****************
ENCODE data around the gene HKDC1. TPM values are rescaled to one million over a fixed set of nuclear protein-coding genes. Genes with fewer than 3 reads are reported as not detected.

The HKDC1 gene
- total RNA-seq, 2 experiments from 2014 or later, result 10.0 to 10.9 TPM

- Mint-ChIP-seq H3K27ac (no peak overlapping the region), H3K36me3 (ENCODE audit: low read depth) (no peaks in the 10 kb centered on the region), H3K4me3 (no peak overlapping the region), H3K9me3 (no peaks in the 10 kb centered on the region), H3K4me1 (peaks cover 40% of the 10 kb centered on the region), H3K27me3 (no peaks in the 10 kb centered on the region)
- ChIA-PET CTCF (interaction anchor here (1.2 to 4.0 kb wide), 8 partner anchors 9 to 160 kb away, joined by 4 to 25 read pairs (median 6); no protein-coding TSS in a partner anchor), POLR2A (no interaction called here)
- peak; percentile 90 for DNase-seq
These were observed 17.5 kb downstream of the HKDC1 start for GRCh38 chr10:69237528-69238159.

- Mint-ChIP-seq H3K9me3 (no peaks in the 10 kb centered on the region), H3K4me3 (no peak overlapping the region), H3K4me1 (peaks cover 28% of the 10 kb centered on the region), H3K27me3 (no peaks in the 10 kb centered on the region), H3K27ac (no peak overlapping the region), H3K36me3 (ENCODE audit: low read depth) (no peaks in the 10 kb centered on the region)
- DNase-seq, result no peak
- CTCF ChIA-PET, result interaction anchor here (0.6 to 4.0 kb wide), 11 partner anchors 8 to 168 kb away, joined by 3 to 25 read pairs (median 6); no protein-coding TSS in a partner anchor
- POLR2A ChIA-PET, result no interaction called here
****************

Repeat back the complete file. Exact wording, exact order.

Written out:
ENCODE data around the gene HKDC1. TPM values are rescaled to one million over a fixed set of nuclear protein-coding genes. Genes with fewer than 3 reads are reported as not detected.

The HKDC1 gene
- total RNA-seq, 2 experiments from 2014 or later, result 10.0 to 10.9 TPM

- Mint-ChIP-seq H3K27ac (no peak overlapping the region), H3K36me3 (ENCODE audit: low read depth) (no peaks in the 10 kb centered on the region), H3K4me3 (no peak overlapping the region), H3K9me3 (no peaks in the 10 kb centered on the region), H3K4me1 (peaks cover 40% of the 10 kb centered on the region), H3K27me3 (no peaks in the 10 kb centered on the region)
- ChIA-PET CTCF (interaction anchor here (1.2 to 4.0 kb wide), 8 partner anchors 9 to 160 kb away, joined by 4 to 25 read pairs (median 6); no protein-coding TSS in a partner anchor), POLR2A (no interaction called here)
- peak; percentile 90 for DNase-seq
These were observed 17.5 kb downstream of the HKDC1 start for GRCh38 chr10:69237528-69238159.

- Mint-ChIP-seq H3K9me3 (no peaks in the 10 kb centered on the region), H3K4me3 (no peak overlapping the region), H3K4me1 (peaks cover 28% of the 10 kb centered on the region), H3K27me3 (no peaks in the 10 kb centered on the region), H3K27ac (no peak overlapping the region), H3K36me3 (ENCODE audit: low read depth) (no peaks in the 10 kb centered on the region)
- DNase-seq, result no peak
- CTCF ChIA-PET, result interaction anchor here (0.6 to 4.0 kb wide), 11 partner anchors 8 to 168 kb away, joined by 3 to 25 read pairs (median 6); no protein-coding TSS in a partner anchor
- POLR2A ChIA-PET, result no interaction called here